The best guarantee for a well-done restoration project is an educated homeowner.
A person who understands and appreciates the differences among architectural styles will not put a California Mediterranean door on a federal rowhouse.
And they are realistic about how competent they are with a hammer, saw, or mortar trowel and how much creative rehabilitation they can stand. They also know who to hire when they don't want to do the work. Knowing how to find and work with people in the building trades is one of their most valuable skills.
A good architect is one of their best resources. An architect is a professional in design who understands how buildings are put together. Architects are trained to think in terms of space and function, not rooms, and can work with you on planning the work.
They will do drawings, write specifications, help select a general contractor/builder, supervise the work as it is done, and hold your hand when things go wrong.
A general contractor/builder/rehabilitator is in the business of carrying out the work you want done. They are business people who understand the construction/rehabilitation process. They coordinate the work of the various subcontractors (plumbers, bricklayers, plasterers, electricians, roofers) so they arrive on time. They understand the requirements of local building codes. They are not, however, trained in design.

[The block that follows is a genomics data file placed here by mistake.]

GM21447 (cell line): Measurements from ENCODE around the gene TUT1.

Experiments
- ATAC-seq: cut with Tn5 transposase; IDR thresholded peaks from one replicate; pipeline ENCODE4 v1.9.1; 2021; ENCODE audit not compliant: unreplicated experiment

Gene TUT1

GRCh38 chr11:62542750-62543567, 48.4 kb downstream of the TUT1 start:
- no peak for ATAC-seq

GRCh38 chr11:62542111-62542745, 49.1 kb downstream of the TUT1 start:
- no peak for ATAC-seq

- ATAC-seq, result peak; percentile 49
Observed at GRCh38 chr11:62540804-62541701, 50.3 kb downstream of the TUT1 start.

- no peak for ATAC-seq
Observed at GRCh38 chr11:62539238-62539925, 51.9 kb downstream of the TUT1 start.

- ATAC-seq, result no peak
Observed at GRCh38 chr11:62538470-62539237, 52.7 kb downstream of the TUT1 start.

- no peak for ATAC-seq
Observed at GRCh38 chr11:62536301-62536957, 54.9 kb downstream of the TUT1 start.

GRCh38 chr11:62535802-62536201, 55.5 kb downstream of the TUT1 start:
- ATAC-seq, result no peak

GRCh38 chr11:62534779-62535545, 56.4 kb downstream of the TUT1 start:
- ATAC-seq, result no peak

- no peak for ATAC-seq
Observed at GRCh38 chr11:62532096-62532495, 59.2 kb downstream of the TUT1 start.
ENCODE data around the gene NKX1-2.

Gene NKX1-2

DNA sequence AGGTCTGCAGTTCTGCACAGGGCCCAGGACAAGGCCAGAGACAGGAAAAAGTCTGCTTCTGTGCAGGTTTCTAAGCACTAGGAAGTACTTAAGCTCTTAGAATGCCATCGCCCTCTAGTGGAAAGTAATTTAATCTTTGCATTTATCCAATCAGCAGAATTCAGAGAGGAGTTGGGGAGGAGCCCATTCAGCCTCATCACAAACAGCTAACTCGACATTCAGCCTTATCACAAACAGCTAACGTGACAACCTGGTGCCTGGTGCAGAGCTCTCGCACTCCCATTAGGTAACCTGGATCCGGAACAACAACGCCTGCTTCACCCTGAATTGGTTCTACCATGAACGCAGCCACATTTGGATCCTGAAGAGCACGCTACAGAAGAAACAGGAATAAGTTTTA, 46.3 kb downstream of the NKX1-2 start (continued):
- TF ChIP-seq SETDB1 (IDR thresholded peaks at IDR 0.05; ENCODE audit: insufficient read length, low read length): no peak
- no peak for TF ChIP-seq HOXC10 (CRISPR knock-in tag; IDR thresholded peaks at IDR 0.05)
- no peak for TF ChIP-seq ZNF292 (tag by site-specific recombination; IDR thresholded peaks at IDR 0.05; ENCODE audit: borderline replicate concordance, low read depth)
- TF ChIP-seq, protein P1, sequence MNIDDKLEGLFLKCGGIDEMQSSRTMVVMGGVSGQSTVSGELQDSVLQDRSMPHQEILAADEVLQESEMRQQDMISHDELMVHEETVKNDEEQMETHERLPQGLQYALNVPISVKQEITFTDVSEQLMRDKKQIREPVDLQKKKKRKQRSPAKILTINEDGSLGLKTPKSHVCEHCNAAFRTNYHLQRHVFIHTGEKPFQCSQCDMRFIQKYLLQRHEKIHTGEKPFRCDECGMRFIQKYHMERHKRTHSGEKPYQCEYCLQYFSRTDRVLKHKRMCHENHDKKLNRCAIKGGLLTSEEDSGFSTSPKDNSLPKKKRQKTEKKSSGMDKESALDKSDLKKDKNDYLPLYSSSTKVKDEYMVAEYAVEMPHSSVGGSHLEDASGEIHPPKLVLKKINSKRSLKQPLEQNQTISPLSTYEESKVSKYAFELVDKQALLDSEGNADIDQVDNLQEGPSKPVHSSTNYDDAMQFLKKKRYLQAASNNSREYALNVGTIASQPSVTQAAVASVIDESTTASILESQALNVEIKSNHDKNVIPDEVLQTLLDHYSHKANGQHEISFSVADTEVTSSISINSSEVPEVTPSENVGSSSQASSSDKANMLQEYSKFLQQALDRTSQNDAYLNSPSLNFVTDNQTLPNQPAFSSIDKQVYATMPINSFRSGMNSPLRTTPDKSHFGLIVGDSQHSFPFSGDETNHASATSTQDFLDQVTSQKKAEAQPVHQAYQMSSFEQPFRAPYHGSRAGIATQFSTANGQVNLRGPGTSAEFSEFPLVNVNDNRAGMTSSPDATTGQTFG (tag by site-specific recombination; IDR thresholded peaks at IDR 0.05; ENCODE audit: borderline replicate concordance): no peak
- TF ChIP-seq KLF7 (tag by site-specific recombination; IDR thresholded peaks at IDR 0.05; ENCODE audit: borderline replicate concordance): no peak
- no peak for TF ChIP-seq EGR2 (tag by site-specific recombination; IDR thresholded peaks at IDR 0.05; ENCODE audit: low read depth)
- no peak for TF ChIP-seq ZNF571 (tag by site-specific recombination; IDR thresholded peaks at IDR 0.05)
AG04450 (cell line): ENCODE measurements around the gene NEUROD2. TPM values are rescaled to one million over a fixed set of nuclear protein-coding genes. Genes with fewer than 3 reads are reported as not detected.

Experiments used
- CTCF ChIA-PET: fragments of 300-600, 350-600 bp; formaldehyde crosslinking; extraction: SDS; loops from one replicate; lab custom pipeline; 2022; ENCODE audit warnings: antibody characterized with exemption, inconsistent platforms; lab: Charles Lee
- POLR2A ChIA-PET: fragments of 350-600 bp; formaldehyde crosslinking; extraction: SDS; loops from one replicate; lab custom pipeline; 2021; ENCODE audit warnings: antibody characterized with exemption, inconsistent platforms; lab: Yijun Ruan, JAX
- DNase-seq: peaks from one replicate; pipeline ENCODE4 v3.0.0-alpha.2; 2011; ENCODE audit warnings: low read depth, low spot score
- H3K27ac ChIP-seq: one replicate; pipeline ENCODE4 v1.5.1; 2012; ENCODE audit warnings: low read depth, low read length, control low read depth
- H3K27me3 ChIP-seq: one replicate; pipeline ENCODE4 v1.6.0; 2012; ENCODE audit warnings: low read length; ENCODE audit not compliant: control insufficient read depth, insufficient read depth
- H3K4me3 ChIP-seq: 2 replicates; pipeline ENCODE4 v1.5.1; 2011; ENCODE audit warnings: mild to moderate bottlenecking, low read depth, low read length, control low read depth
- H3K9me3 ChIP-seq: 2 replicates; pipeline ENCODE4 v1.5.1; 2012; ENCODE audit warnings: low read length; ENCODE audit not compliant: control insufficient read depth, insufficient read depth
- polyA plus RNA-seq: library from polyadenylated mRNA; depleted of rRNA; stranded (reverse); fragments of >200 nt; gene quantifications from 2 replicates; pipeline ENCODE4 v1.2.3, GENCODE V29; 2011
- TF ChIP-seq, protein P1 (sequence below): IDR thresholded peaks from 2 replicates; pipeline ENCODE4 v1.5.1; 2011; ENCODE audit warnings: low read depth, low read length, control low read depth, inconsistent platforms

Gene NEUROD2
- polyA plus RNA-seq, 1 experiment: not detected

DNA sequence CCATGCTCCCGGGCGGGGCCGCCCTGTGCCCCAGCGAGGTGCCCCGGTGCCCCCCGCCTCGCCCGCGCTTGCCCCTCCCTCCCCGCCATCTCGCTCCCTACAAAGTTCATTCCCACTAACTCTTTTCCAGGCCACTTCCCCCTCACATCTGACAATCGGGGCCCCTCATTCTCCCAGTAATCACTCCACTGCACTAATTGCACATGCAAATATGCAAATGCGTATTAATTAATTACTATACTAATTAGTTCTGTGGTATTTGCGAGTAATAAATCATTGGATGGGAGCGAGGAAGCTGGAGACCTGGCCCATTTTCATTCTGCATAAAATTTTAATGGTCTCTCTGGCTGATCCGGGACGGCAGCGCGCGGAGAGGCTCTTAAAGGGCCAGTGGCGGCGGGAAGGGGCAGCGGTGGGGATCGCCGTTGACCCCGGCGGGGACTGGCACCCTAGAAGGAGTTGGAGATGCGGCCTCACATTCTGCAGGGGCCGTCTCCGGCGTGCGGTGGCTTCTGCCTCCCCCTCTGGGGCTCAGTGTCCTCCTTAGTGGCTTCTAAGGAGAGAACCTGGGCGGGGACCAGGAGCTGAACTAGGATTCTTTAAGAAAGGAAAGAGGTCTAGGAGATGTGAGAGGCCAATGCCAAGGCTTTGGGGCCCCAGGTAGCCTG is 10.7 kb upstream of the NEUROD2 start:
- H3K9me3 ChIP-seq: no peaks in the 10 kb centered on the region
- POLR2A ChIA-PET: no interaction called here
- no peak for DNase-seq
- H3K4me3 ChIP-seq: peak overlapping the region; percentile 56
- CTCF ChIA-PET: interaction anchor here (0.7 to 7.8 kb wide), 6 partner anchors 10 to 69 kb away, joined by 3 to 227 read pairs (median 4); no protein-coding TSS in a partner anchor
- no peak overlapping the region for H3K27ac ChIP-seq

If you own an old house, even if it is not an historic one, you will want to hire architects and contractors who are sensitive to the qualities of old buildings. You will not want the oak baseboards and molding heaved out as trash because the workers and their supervisor did not appreciate their value.
The best way to find people who appreciate old building is from prople who have hired these people before or who have worked with them. Local historical societies, especially those who own house museums, can be excellent sources. Neighbors and friends of friends are good sources, if they own old houses. Banks, hardware stores, real estate brokers, lumberyard owners and suppliers of special millwork can also guide you.
Both the Northern Virginia and Suburban Maryland homebuilders associations have remodelers councils and will give you the names of their members. They will also send you a pamphlet, "How To Choose a Reputable Remodeler," produced by the National Home Improvement Council, 11 E. 44 St., New York 10017, will send "How to Remodel" if you send a stamped, self-addressed envelope.
Once you have a list, you will want to call each of the contractor/builders, describe the job to be done, and get the names and addresses of some previous customers. Go see the work, especially if it is a building like your own.
Talk to the owners. Ask about how the firm met schedules and deadlines, how they were to work with and if they cleaned up at the end of the day. Examine the details of the job, the corners and hidden places where it is easy to cover sloppy work. Check about the contractor's responsiveness to complaints and questions.
Most contractors are honest and want to do a good job. Your task is to learn to tell them from the other kind. One concern is stability.
Find out how long the firm has been in business or how long the owner has been involved with rehabilitation. Check with suppliers and contractors to see if they are paid on time. Be sure the firm is properly licensed and insured.